Salience can have the same effect on limited use of coordination. Let’s say ABCD can communicate to fix a meeting-time, but with strict limits: Adam can send a time to Bob, while simultaneously Bob sends a time to Carl, Carl to Daniel, and Daniel to Adam. If each of them good-naturedly tries to follow the suggestion he was given they are no more likely to meet than they were with no communication. (If the four randomly-chosen times don’t coincide, it doesn’t matter whether each man goes to the time he chose or a time one of the others chose.) If one of them is willing to settle for a dinner for two, he can flip a coin to decide whether to go to the time he chose or the time he was given; if all of them did this, then for example Adam would have a 25% chance of having dinner with Dan and a 25% chance of having dinner with Bob. That’s the best they can do (and that, only assuming all of them are interested in dinner for two!)
Compare this first scenario to limited communication this rule: Adam can send a time to Bob, and Adam can also send a time to Carl, and a time to Daniel as well. Now none of the four have any direct evidence of Bob’s, Carl’s, or Daniel’s intentions. Three of them only know a place Adam has suggested, and Adam has received no suggestions from anyone. Nonetheless, if Adam sends the same time to all of them, and each assumes he has sent the same time to all of them, Adam’s suggestion is now uniquely salient (it has become the Schelling point); they will all arrive at that time because it is unique, and expect everyone else to arrive at that time for the same reason. So naturally, the four friends finally get their dinner.
Note that Adam has no power to reward or punish the other three. The second communication rule gave Adam a central position in the messaging network, and this centrality gave his messages a unique salience. Adam did not have to threaten, cajole, or order. In fact, it wasn’t even necessary that he suggest the time with the intention of coordinating dinner. (If Adam had recently told the other three that an immensely fat man has reservations to eat at the restaurant every night at 7:50, this piece of information itself could be enough to make 7:50 the most salient meeting-time.) The important thing about the second coordination rule is that no one else is allowed to suggest other times after Adam has announced one.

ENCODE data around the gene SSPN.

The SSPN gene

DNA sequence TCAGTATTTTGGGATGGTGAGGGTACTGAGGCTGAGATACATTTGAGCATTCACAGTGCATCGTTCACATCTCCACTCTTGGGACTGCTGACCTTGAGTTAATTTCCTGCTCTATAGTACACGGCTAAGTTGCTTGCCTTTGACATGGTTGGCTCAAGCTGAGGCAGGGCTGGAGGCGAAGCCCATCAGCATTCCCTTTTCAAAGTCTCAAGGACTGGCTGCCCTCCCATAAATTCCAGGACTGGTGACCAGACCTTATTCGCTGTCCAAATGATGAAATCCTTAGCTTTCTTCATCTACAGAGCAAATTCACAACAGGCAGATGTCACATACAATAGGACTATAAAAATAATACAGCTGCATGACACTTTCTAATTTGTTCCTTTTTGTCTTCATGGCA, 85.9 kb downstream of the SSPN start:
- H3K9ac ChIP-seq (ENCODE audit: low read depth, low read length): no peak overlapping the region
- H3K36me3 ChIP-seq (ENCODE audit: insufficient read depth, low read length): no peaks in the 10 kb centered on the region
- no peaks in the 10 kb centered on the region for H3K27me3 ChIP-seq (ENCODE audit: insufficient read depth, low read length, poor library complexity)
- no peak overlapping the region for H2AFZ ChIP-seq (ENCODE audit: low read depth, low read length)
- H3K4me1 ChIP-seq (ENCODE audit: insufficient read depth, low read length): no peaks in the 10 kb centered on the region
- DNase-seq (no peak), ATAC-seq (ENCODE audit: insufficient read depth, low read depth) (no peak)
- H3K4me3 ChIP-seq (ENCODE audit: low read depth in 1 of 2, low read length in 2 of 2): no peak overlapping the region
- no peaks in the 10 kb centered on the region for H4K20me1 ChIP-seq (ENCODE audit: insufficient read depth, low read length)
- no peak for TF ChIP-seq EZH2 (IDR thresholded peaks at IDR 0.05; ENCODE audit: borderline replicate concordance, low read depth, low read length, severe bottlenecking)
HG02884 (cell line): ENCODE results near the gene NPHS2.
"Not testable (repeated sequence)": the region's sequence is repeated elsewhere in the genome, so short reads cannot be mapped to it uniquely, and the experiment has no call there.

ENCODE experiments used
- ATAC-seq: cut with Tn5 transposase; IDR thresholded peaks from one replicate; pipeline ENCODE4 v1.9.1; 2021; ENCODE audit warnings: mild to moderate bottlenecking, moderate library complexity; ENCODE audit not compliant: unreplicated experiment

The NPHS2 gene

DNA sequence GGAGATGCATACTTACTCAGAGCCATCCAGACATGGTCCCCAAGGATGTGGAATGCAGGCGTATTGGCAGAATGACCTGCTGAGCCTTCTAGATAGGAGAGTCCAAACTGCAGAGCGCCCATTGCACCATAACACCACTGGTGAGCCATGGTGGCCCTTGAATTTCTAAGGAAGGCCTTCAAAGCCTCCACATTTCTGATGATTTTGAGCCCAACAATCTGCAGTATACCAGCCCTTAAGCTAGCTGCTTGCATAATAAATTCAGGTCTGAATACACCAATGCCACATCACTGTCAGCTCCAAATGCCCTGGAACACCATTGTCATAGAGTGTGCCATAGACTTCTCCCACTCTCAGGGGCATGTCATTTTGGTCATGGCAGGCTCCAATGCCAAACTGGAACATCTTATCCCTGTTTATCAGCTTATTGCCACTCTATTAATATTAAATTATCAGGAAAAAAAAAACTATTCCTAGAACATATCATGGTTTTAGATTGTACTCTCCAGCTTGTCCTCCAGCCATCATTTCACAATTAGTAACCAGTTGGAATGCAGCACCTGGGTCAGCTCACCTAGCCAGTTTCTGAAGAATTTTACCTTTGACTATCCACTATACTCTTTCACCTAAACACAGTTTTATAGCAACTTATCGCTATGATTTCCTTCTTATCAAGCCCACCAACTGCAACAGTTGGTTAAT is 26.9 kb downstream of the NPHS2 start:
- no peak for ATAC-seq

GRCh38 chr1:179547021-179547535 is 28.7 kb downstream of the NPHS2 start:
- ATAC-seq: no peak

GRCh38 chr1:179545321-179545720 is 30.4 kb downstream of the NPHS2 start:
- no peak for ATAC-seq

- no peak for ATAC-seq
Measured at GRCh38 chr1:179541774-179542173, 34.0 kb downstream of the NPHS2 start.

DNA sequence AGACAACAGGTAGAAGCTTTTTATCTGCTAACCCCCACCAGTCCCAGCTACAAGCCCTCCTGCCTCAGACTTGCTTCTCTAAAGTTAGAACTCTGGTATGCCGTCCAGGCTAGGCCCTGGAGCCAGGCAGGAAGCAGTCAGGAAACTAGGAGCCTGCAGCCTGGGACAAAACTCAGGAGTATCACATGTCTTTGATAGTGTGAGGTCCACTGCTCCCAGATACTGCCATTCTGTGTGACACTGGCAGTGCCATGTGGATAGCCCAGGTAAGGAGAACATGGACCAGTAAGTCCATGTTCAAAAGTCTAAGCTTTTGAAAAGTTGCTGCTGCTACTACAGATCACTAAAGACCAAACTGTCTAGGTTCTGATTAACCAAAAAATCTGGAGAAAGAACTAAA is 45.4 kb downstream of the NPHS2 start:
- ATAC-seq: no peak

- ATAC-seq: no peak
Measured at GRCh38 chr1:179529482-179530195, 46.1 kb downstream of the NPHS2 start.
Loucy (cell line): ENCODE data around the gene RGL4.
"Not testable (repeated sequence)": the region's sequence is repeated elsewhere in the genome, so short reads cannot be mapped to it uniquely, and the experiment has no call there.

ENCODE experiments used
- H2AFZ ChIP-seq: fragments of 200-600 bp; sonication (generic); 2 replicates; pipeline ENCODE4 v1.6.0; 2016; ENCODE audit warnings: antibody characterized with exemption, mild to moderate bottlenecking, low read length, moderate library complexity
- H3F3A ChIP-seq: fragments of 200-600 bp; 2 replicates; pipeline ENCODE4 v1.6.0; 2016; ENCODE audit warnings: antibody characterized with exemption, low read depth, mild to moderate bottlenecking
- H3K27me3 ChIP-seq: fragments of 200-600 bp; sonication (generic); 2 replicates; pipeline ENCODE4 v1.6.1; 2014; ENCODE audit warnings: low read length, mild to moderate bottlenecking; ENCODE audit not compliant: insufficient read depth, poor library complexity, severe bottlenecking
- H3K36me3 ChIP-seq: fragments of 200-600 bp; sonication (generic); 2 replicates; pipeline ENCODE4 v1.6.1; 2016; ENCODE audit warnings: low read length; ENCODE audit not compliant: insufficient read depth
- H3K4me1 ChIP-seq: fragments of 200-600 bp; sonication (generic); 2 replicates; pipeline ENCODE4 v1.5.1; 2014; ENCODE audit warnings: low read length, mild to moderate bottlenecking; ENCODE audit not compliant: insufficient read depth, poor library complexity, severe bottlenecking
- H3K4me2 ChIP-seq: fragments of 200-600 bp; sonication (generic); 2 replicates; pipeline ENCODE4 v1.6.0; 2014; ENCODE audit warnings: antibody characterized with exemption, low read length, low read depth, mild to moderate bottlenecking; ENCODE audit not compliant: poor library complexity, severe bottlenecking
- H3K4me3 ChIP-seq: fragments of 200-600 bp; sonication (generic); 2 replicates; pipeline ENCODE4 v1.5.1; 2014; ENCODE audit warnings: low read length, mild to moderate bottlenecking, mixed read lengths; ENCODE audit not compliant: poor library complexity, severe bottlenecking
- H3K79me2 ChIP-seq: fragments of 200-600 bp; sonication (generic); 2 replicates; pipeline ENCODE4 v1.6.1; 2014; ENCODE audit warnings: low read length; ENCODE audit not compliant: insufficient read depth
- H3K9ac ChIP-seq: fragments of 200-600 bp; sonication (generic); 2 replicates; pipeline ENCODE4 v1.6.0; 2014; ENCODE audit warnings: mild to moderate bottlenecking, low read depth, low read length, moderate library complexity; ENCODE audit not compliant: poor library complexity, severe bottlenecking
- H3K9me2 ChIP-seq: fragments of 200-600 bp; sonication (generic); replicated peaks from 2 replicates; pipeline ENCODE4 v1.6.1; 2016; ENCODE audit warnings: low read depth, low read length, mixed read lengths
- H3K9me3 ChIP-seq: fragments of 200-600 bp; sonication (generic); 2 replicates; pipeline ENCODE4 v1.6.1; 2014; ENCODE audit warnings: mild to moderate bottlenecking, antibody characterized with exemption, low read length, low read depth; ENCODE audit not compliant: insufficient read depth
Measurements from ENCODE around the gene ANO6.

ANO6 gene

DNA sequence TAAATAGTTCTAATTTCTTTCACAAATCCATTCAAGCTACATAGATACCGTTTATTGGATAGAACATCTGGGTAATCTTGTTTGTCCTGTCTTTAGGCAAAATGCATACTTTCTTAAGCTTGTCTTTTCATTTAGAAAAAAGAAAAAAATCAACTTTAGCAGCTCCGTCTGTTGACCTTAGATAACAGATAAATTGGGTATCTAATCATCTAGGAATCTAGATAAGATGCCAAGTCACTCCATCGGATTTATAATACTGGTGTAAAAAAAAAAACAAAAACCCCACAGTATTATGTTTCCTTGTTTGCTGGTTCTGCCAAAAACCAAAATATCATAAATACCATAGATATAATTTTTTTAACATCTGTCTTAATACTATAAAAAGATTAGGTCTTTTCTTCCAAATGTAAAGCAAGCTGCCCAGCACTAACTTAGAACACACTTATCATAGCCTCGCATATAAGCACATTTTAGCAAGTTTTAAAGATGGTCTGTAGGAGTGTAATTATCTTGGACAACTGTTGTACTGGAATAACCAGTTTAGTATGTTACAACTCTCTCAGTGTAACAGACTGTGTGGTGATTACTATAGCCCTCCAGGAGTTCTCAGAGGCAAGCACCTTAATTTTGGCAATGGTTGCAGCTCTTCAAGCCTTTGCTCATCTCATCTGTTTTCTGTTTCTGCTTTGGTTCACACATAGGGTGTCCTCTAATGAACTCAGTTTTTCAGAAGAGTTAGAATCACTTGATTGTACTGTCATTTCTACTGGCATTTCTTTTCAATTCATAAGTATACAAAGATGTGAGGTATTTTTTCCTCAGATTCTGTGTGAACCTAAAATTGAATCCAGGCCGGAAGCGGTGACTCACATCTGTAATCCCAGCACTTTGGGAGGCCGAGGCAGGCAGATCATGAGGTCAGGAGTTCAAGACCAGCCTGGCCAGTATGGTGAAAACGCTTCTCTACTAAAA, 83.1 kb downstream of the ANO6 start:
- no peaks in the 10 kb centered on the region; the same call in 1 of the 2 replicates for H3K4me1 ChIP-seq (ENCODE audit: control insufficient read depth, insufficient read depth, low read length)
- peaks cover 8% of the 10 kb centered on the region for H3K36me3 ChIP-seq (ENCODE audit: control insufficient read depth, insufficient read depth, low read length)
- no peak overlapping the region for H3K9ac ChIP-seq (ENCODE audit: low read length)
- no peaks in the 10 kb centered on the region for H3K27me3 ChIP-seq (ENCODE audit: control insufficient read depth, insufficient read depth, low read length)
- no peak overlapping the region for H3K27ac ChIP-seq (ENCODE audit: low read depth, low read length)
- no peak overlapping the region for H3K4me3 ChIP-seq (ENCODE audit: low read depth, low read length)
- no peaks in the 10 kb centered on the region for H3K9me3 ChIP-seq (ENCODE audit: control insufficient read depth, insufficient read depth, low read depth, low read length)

In fact, even this condition is too strict. It would be fine if, for example, the communication rule was A>BCD, B>A, C>A, D>A. Adam sends everyone a time, everyone sends Adam a time; Adam ignores everyone else’s suggestions (he knows at most one friend could meet him there, and they know…), everyone follows Adam’s. Adam’s centrality has been preserved.
Note that if each of the four men were allowed to simultaneously send suggestions to the other three, the group would know more about one another’s intentions, but would be less likely to successfully arrive at the restaurant at the same time. Centrality has been destroyed, no message is more salient than any of the others, and so coordination is impossible. Once again ABCD have no better option than to fall back on a guessing game. More communication, less information: a paradox that is unlikely to surprise a neoreactionary.
Within an institution, each member must be able to predict the reactions of the others to his attempts to coordinate and direct them, so institutions must be constructed to establish expectations that the institution can force its members to meet, and vice-versa. Conversely, informal cooperation outside of an institution does not require subordination, and a rigorous examination of the underlying differences shows that managing the expectations of loose alliances poses the opposite problem. Nonetheless, it leads to a parallel guideline: for a loose alliance to converge on a common course of action (when choosing from multiple equivalent options) each ally must be able to predict how the others will react to communication within the alliance about which course to converge on, so an alliance’s system of communication must be constructed to give one suggestion special salience. There are multiple ways to accomplish this (drawing lots, for example), but giving one ally a central position in the communication system is the most versatile and durable choice.
Centrality is an important strategic concept for institutions as well as for alliances. Institutions have more internal structure and more power over subordinates, so convergence is easier. When superior can make a decision and tells his subordinates what to do, it doesn’t matter how much they have discussed the other options. Thus some institutions have more leeway to reap the benefits of free discussion, and to gather all of the relevant information subordinates want to provide.
Centrality can be a powerful means of promoting subordination. (There are a number of insubordination-dynamics which are riskiest for the subordinate when tried alone, but safe and/or rewarding when multiple subordinates are able to communicate freely.) But centrality is most important for nonhierarchical relationships within an institution. A group of men who carry out the instructions of their superior as a team (or even several groups, given the same instructions and working together) are in roughly the same position relative to each other and independent members of a loose alliance. Even if the men are (reasonably) obedient and subordinate, if their orders require them to cooperate, the effects of their actions hinge on the choices of their comrades, and their expectations about their comrades’ choices will shape their own. In other words, you can order a team of men to row a boat, but you can’t actually make them row unless they can figure out appropriate expectations about how the other oarsmen will be rowing the boat.
Part of a series on Strategic Concepts:
- Basic Strategic Concepts
- Machiavellian Strategic Concepts I: Subordination
- Machiavellian Strategic Concepts II: Centrality < You are here
- Machiavellian Strategic Concepts III: Drilling & Disengagement
- Machiavellian Strategic Concepts IV: Hierarchy